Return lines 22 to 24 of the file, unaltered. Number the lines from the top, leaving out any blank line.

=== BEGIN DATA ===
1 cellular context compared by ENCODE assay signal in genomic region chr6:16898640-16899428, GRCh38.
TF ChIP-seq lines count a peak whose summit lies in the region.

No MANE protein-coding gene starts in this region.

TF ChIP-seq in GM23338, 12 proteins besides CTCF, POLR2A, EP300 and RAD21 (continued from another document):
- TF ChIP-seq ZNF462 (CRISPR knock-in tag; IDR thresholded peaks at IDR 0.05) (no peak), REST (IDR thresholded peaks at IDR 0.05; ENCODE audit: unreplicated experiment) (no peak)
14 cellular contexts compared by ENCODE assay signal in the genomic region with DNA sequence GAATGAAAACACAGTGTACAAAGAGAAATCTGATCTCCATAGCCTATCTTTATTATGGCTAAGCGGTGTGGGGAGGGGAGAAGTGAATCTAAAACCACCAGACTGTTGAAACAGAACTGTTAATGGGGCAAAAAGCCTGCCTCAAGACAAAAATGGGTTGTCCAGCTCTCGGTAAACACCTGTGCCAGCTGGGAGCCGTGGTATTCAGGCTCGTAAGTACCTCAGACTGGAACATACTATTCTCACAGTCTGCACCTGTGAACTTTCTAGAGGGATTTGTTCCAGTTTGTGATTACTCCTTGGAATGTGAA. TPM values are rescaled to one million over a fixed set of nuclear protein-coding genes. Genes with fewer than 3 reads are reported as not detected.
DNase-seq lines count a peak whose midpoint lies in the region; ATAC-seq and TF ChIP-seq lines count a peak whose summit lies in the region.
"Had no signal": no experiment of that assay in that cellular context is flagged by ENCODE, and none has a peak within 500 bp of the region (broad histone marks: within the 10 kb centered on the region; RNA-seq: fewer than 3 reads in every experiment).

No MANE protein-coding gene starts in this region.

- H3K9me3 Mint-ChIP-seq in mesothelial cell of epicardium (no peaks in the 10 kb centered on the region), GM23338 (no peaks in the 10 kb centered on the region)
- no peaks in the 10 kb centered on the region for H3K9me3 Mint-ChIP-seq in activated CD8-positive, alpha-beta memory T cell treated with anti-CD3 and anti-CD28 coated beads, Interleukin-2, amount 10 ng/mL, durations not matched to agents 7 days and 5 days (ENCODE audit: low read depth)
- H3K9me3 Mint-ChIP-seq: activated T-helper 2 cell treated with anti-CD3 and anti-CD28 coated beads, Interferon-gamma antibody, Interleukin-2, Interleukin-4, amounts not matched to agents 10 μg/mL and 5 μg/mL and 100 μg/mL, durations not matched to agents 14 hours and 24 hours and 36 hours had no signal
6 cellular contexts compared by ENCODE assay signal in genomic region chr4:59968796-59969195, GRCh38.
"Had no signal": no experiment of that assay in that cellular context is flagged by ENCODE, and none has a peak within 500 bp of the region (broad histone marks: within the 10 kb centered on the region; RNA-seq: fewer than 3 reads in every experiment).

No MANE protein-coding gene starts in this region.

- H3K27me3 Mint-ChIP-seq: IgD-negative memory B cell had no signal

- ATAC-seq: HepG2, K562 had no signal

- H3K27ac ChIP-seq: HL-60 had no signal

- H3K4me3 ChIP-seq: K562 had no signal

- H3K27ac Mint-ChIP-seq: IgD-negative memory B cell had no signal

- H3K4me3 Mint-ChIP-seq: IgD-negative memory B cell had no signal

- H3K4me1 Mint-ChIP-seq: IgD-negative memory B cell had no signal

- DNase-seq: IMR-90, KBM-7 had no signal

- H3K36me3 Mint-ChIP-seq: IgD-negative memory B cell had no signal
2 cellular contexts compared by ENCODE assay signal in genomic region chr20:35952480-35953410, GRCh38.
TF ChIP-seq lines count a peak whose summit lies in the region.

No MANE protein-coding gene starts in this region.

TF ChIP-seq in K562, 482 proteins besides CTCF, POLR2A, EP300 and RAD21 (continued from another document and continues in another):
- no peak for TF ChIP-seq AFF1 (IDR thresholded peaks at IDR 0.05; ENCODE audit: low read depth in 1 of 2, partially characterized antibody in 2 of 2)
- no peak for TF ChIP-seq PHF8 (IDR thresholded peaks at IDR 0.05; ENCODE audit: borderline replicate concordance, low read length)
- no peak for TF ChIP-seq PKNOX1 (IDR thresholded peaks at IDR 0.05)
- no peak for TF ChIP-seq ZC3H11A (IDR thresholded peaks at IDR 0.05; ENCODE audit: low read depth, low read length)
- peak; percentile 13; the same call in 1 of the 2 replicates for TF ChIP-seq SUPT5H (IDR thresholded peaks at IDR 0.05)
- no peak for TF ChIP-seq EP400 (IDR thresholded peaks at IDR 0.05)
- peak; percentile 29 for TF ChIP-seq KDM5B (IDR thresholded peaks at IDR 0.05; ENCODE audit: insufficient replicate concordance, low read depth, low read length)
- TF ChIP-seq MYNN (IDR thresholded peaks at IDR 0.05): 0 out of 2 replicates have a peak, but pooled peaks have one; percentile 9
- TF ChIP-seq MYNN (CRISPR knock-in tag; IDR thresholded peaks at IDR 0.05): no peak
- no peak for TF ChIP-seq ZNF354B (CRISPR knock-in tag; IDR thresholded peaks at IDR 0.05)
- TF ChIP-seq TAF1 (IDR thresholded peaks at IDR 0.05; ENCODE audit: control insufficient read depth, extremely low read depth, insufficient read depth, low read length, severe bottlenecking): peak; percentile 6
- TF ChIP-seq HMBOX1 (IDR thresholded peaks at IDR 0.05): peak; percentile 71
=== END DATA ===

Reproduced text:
- H3K4me1 Mint-ChIP-seq: IgD-negative memory B cell had no signal

- DNase-seq: IMR-90, KBM-7 had no signal

- H3K36me3 Mint-ChIP-seq: IgD-negative memory B cell had no signal